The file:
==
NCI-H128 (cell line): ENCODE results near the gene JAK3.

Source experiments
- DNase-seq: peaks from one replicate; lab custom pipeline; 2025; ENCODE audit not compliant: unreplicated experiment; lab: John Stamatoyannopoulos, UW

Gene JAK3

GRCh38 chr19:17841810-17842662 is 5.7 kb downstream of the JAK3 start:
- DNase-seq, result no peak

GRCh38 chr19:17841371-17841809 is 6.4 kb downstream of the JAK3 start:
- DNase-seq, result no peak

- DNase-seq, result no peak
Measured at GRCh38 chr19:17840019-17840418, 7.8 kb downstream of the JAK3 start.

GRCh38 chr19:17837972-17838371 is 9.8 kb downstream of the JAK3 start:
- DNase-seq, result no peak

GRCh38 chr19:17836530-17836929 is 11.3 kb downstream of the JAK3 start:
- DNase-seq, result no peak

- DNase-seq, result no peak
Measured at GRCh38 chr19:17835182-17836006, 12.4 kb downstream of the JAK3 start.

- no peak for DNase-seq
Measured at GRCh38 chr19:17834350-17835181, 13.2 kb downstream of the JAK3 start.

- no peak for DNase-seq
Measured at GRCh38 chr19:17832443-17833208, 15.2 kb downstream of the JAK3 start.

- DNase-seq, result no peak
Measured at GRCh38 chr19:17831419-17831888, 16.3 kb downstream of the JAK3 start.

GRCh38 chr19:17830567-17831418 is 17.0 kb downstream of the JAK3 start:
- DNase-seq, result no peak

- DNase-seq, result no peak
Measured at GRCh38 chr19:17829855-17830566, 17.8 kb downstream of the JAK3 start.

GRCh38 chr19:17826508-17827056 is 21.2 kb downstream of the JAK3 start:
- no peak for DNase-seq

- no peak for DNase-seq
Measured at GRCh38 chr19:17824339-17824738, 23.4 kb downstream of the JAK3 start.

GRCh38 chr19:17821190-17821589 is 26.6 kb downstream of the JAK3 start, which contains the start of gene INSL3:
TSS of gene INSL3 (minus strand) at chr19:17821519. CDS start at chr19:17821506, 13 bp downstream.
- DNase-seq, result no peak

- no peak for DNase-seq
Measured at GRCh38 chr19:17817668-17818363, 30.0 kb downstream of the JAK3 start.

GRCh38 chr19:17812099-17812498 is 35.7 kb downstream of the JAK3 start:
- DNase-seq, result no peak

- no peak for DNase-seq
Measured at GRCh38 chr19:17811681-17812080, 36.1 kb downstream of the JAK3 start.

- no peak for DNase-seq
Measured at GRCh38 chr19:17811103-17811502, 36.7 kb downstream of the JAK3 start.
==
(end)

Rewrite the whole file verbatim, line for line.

NCI-H128 (cell line): ENCODE results near the gene JAK3.

Source experiments
- DNase-seq: peaks from one replicate; lab custom pipeline; 2025; ENCODE audit not compliant: unreplicated experiment; lab: John Stamatoyannopoulos, UW

Gene JAK3

GRCh38 chr19:17841810-17842662 is 5.7 kb downstream of the JAK3 start:
- DNase-seq, result no peak

GRCh38 chr19:17841371-17841809 is 6.4 kb downstream of the JAK3 start:
- DNase-seq, result no peak

- DNase-seq, result no peak
Measured at GRCh38 chr19:17840019-17840418, 7.8 kb downstream of the JAK3 start.

GRCh38 chr19:17837972-17838371 is 9.8 kb downstream of the JAK3 start:
- DNase-seq, result no peak

GRCh38 chr19:17836530-17836929 is 11.3 kb downstream of the JAK3 start:
- DNase-seq, result no peak

- DNase-seq, result no peak
Measured at GRCh38 chr19:17835182-17836006, 12.4 kb downstream of the JAK3 start.

- no peak for DNase-seq
Measured at GRCh38 chr19:17834350-17835181, 13.2 kb downstream of the JAK3 start.

- no peak for DNase-seq
Measured at GRCh38 chr19:17832443-17833208, 15.2 kb downstream of the JAK3 start.

- DNase-seq, result no peak
Measured at GRCh38 chr19:17831419-17831888, 16.3 kb downstream of the JAK3 start.

GRCh38 chr19:17830567-17831418 is 17.0 kb downstream of the JAK3 start:
- DNase-seq, result no peak

- DNase-seq, result no peak
Measured at GRCh38 chr19:17829855-17830566, 17.8 kb downstream of the JAK3 start.

GRCh38 chr19:17826508-17827056 is 21.2 kb downstream of the JAK3 start:
- no peak for DNase-seq

- no peak for DNase-seq
Measured at GRCh38 chr19:17824339-17824738, 23.4 kb downstream of the JAK3 start.

GRCh38 chr19:17821190-17821589 is 26.6 kb downstream of the JAK3 start, which contains the start of gene INSL3:
TSS of gene INSL3 (minus strand) at chr19:17821519. CDS start at chr19:17821506, 13 bp downstream.
- DNase-seq, result no peak

- no peak for DNase-seq
Measured at GRCh38 chr19:17817668-17818363, 30.0 kb downstream of the JAK3 start.

GRCh38 chr19:17812099-17812498 is 35.7 kb downstream of the JAK3 start:
- DNase-seq, result no peak

- no peak for DNase-seq
Measured at GRCh38 chr19:17811681-17812080, 36.1 kb downstream of the JAK3 start.

- no peak for DNase-seq
Measured at GRCh38 chr19:17811103-17811502, 36.7 kb downstream of the JAK3 start.